The trash comes in all sizes. I encounter a large rotted-out safe, the metal corroded and fragile looking, holes worn away, but the lock still intact, protected by an unguessable combination of numbers. It’s taller, turned on its side, than I am. Pondering the sealed contents, I recall a restaurant in Georgia that had once been a bank. The vault was cut open.  Inside were dozens of safety deposit boxes. There was nothing salable. The boxes contained love letters, cards, keys, and photographs, objects that were once treasured and then forgotten. 

As a child I kept my treasures in a secret space under a floorboard behind an armchair in the living room. Now I have no secrets. The man I live with knows all my passwords, has access to every journal and notebook. Not that he reads any of it, he’s not interested, but just knowing that he could changes the words I chose.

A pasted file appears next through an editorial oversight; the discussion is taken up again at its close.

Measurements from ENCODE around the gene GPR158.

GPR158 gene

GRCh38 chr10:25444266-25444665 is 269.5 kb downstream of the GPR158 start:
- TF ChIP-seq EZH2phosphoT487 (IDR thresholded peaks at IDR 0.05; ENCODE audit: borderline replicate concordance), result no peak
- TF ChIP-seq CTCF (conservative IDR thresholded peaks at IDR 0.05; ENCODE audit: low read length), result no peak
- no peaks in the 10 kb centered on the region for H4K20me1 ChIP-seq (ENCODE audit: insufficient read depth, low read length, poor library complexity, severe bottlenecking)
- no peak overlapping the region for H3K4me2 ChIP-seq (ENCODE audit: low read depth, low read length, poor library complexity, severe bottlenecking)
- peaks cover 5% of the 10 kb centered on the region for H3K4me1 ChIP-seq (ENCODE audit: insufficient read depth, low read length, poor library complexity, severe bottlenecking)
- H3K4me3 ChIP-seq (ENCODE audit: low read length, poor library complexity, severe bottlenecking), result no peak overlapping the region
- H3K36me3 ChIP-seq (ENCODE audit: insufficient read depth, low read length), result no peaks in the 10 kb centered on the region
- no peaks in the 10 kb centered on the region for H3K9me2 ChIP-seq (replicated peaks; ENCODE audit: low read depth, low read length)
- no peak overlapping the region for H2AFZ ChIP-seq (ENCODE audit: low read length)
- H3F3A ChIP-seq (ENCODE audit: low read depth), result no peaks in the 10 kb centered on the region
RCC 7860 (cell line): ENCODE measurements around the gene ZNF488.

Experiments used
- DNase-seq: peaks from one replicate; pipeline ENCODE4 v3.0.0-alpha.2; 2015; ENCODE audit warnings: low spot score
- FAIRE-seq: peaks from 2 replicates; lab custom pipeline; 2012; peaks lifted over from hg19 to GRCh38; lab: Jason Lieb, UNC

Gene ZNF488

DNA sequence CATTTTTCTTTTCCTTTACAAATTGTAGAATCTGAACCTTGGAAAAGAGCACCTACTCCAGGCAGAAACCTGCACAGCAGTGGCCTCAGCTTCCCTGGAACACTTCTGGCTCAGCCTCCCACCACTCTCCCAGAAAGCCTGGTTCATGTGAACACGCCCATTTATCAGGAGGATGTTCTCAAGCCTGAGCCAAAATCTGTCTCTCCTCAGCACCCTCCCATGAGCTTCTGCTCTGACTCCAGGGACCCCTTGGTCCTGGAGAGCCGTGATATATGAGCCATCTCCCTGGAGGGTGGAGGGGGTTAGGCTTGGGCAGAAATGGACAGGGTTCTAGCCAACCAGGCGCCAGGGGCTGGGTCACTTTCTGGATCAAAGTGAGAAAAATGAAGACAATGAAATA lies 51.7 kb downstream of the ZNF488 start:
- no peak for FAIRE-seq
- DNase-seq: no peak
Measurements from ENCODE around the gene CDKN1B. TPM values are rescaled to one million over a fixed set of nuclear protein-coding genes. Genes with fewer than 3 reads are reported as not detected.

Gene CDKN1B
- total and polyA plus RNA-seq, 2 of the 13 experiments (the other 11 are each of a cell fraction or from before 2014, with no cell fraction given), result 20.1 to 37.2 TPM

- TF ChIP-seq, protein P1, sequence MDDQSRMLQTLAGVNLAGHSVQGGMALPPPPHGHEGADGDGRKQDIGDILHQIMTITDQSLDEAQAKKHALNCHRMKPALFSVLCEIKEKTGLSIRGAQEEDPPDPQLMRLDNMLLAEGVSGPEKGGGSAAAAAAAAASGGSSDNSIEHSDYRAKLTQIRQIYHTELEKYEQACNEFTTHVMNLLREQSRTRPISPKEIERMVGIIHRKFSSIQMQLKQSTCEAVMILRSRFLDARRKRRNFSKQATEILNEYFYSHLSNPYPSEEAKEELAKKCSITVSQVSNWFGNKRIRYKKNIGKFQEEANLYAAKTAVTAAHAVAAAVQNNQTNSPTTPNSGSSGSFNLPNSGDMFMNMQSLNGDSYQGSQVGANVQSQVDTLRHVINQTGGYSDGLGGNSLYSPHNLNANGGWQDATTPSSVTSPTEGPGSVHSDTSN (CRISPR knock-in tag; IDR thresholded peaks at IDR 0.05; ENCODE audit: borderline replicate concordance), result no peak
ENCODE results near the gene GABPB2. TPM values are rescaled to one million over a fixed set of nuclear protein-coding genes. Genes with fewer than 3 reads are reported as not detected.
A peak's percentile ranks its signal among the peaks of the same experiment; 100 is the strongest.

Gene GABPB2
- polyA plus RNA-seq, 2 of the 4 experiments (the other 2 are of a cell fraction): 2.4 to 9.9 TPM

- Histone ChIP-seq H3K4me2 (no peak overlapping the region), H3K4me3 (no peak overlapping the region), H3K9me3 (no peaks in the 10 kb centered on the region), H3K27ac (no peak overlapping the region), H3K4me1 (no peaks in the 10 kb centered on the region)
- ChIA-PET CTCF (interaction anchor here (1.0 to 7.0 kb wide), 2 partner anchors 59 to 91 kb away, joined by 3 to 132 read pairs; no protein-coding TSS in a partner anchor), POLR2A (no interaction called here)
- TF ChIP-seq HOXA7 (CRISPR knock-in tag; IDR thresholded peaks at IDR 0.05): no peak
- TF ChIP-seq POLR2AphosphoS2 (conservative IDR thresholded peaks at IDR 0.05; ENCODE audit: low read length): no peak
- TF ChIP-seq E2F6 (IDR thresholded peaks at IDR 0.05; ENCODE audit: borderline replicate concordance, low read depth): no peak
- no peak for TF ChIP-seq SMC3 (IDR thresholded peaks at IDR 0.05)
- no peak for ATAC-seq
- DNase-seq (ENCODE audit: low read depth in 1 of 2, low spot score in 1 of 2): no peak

I am so tired of being careful. 

A motorboat rumbles toward the coast where I stand, dark like the sky and the water, hitched with one small light, steered by a man concealed in a gray parka. It pulls in close and follows the line of the coast. I expect the man to shine the light at me, to ask me why I am there, but again nothing happens. 

Ahead a narrow sandbar creates a bridge to a small island covered in gulls. Near it, a dull white speedboat is sunken into the silt, only the cabin and a bit of the nose exposed. I want to walk out onto the island, but I’m afraid of getting trapped by the tide. I can’t be reckless, even here on the beach at the edge of a storm.

I leave the sandbar and drift toward the broken husks of two horseshoe crabs, their prehistoric bodies punched in by something trying to get at their meat. I pick one up, touch its long pointed tail and helmet shaped body. Turning it over carefully, I look at its primitive dead eyes and I set it back on the sand. 

Toward the smudgy skyline of Brighton Beach the trash thins and I turn back. The helicopter returns, hovering over me, out in the open, exposed against the flat plain of the beach. Again it moves off. As the sound of the motor dissipates I notice the clinking of a hundred tiny collisions as the waves move in and out. The sound is surprisingly soft.